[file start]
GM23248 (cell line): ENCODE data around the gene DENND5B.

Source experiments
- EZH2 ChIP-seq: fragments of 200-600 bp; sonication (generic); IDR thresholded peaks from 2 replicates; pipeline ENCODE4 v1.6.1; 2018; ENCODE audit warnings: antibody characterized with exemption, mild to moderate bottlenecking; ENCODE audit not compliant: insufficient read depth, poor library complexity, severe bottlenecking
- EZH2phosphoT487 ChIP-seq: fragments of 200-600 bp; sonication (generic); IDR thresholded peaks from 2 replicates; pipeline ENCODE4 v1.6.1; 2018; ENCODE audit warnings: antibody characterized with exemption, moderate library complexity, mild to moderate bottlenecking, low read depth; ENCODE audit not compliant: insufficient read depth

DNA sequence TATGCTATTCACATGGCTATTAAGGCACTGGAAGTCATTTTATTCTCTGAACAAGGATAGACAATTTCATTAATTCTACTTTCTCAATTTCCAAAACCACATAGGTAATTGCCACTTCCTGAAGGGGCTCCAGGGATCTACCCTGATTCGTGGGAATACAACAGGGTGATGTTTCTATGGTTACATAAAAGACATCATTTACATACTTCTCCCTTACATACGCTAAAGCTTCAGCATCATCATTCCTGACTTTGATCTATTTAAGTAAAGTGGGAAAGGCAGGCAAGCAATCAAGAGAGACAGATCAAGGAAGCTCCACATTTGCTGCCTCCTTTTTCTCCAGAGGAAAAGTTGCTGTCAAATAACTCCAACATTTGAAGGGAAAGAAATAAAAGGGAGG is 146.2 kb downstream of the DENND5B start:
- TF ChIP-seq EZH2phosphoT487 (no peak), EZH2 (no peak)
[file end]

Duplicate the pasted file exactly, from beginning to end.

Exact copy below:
GM23248 (cell line): ENCODE data around the gene DENND5B.

Source experiments
- EZH2 ChIP-seq: fragments of 200-600 bp; sonication (generic); IDR thresholded peaks from 2 replicates; pipeline ENCODE4 v1.6.1; 2018; ENCODE audit warnings: antibody characterized with exemption, mild to moderate bottlenecking; ENCODE audit not compliant: insufficient read depth, poor library complexity, severe bottlenecking
- EZH2phosphoT487 ChIP-seq: fragments of 200-600 bp; sonication (generic); IDR thresholded peaks from 2 replicates; pipeline ENCODE4 v1.6.1; 2018; ENCODE audit warnings: antibody characterized with exemption, moderate library complexity, mild to moderate bottlenecking, low read depth; ENCODE audit not compliant: insufficient read depth

DNA sequence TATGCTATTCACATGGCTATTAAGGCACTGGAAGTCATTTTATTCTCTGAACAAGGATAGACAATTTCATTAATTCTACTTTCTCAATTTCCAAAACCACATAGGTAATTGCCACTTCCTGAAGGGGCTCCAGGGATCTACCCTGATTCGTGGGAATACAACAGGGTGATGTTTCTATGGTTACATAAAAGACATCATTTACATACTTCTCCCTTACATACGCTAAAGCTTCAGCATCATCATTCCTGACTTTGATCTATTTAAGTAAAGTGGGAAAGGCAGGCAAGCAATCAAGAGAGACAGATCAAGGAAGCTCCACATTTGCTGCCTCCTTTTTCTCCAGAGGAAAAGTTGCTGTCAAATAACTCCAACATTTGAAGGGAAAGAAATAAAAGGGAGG is 146.2 kb downstream of the DENND5B start:
- TF ChIP-seq EZH2phosphoT487 (no peak), EZH2 (no peak)